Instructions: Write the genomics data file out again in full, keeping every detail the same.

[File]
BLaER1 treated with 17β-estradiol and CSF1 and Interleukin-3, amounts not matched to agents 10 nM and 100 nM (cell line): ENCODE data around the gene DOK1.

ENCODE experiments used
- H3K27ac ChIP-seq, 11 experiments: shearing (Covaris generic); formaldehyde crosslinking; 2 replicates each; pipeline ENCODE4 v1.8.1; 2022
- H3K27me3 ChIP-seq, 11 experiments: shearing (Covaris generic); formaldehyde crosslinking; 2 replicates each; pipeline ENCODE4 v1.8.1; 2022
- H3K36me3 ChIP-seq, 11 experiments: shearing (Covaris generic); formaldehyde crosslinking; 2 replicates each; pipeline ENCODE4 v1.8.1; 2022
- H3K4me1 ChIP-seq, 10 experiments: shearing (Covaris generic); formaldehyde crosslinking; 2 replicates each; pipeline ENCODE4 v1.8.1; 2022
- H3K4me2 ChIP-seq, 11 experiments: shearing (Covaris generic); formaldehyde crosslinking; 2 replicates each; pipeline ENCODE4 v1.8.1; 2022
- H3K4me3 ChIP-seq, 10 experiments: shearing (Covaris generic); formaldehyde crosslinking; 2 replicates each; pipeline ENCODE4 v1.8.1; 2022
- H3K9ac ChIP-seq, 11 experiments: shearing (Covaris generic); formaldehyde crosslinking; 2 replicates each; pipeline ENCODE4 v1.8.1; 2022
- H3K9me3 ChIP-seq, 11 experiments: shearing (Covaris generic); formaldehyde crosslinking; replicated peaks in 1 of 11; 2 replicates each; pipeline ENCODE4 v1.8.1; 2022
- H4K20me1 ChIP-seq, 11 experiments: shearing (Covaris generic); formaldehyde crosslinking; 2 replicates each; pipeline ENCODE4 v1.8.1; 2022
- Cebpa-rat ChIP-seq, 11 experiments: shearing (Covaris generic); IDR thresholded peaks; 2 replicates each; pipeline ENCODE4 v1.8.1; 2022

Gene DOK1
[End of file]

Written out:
BLaER1 treated with 17β-estradiol and CSF1 and Interleukin-3, amounts not matched to agents 10 nM and 100 nM (cell line): ENCODE data around the gene DOK1.

ENCODE experiments used
- H3K27ac ChIP-seq, 11 experiments: shearing (Covaris generic); formaldehyde crosslinking; 2 replicates each; pipeline ENCODE4 v1.8.1; 2022
- H3K27me3 ChIP-seq, 11 experiments: shearing (Covaris generic); formaldehyde crosslinking; 2 replicates each; pipeline ENCODE4 v1.8.1; 2022
- H3K36me3 ChIP-seq, 11 experiments: shearing (Covaris generic); formaldehyde crosslinking; 2 replicates each; pipeline ENCODE4 v1.8.1; 2022
- H3K4me1 ChIP-seq, 10 experiments: shearing (Covaris generic); formaldehyde crosslinking; 2 replicates each; pipeline ENCODE4 v1.8.1; 2022
- H3K4me2 ChIP-seq, 11 experiments: shearing (Covaris generic); formaldehyde crosslinking; 2 replicates each; pipeline ENCODE4 v1.8.1; 2022
- H3K4me3 ChIP-seq, 10 experiments: shearing (Covaris generic); formaldehyde crosslinking; 2 replicates each; pipeline ENCODE4 v1.8.1; 2022
- H3K9ac ChIP-seq, 11 experiments: shearing (Covaris generic); formaldehyde crosslinking; 2 replicates each; pipeline ENCODE4 v1.8.1; 2022
- H3K9me3 ChIP-seq, 11 experiments: shearing (Covaris generic); formaldehyde crosslinking; replicated peaks in 1 of 11; 2 replicates each; pipeline ENCODE4 v1.8.1; 2022
- H4K20me1 ChIP-seq, 11 experiments: shearing (Covaris generic); formaldehyde crosslinking; 2 replicates each; pipeline ENCODE4 v1.8.1; 2022
- Cebpa-rat ChIP-seq, 11 experiments: shearing (Covaris generic); IDR thresholded peaks; 2 replicates each; pipeline ENCODE4 v1.8.1; 2022

Gene DOK1